“It’s a toxic drug and nobody knows how bad it’s going to be,” said Paul Miller, an analyst with Friedman, Billings, Ramsey, who was among the first to sound alarm bells in the residential market.

Read the rest:
http://news.yahoo.com/s/ap/20081127/ap_on_bi_ge/melt
down_coming_soon;_ylt=Ao5Sg.24hesMbnCpBUd_uzes0NUE

It’s here: The age of suicide fighters, global jihad

November 27, 2008

The clean-shaven, lithe young men ravaging Mumbai are suicide fighters — planned, armed and committed for long, hard-fought battles — not the shadowy hit-and-run suicide bombers with which India is so familiar.

The detonation of two taxis on Thursday night seemed only a diversion: The real teeth of the attack lay in small teams of highly trained commando-like fighters capturing large buildings, taking hostages and preparing for a long siege.

By Amit Baruah and Pramit Pal Chaudhuri, Hindustan Times

The Mumbai terror strikes fit neatly into the paradigm of jihad international. For the first time, the targets are no longer just random markets or innocent Indians, but Westerners: Americans, Britons, Israelis and Australians.

Mumbai 26/11, said a senior Indian intelligence official, was executed by the Pakistan-based Lashkar-e-Taiyyabba, a part of the larger global jihadi machine. Luxury hotels where westerners stay have become a popular target – assuring deeper fear and global publicity.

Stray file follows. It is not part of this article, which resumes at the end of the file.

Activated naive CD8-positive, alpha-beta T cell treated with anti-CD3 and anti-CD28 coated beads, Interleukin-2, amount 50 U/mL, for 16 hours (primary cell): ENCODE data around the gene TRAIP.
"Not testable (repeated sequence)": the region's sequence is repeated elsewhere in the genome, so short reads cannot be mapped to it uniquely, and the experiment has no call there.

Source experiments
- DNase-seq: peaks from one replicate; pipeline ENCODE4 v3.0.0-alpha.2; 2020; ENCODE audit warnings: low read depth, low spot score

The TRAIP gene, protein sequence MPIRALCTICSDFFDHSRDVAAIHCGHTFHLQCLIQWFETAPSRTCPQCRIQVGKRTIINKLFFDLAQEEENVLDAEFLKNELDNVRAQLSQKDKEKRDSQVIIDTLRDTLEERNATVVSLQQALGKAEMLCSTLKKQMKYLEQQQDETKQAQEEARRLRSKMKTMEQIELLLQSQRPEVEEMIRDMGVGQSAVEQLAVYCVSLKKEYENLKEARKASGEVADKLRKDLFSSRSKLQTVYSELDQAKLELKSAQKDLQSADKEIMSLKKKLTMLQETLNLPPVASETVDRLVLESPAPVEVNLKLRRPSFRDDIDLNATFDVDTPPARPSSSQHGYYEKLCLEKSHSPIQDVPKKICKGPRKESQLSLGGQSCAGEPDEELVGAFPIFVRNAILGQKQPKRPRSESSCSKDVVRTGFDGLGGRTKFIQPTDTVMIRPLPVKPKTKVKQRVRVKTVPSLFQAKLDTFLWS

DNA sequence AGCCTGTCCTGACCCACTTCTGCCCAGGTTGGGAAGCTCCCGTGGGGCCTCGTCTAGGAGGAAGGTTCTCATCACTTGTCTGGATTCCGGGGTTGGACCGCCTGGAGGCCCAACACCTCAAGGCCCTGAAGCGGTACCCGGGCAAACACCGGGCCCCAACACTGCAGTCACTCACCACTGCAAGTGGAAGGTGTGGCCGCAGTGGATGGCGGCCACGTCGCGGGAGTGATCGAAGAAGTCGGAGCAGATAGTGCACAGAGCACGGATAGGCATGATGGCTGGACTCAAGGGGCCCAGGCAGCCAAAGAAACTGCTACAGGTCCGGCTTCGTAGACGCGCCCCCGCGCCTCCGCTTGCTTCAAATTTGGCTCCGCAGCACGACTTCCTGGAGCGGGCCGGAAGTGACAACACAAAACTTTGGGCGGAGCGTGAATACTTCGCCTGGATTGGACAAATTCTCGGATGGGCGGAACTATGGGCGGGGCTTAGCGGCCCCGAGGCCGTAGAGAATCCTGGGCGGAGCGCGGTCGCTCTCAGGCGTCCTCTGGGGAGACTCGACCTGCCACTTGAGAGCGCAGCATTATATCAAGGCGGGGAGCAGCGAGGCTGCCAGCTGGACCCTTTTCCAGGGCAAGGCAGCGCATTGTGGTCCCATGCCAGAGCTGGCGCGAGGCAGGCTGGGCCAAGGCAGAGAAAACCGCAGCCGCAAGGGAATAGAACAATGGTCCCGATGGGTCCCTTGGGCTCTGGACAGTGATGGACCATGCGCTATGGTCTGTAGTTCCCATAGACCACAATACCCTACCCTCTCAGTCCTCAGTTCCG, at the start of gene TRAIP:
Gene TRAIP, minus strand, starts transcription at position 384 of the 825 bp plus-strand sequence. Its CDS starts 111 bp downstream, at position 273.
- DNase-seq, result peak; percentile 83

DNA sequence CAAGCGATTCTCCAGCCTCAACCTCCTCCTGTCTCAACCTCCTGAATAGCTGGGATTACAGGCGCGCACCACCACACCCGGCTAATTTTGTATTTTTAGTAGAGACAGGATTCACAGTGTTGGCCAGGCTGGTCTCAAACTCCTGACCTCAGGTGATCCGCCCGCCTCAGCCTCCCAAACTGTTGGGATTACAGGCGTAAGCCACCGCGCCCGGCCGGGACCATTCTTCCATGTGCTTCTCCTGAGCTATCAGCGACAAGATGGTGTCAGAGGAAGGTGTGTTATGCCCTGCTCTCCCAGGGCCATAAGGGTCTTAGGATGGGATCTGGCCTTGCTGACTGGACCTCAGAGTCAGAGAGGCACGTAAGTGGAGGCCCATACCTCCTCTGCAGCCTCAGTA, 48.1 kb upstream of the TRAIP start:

Hotels are now a choice jihadi target, said terrorism expert Rohan Gunaratna. That’s how terrorists struck at the Marriot in Islamabad in September, the heavily guarded Serena Hotel in Kabul in January.

Islamic Jihad militants carry a Qassam rocket in Khan Yunis. ...
Islamic Jihad militants carry a Qassam rocket in Khan Yunis. Israel has reacted to militant rocket fire by again sealing off the Gaza Strip, where officials said the territory’s sole power plant was forced to shut down because of the crippling blockade.(AFP/Said Khatib)

The switch from anonymous bombing or suicide bombing may be a product of three separate developments within the Islamicist terrorist system:

· Polls have shown a growing discontent about suicide bombings among mainstream Muslims, with Islamic clerics pointing to strong Quranic injunctions.

· Two, roadblocks, regular inspections and the difficulties in getting a car have made suicide bombs difficult. A direct frontal attack on a hotel entrace is much easier.

· “Bomb fatigue” undermines the publicity need that terrorist organizations live off. Long, bloody sieges, however, are perfect for sustained public attention and headline-grabbing.

A number of terrorist groups already have this ingrained in their modus operandi. The Abu Sayyaf group of the Philippines, for example, eschews suicide bombing but has a long record of assaulting tourist resorts, cruise ships and shopping malls.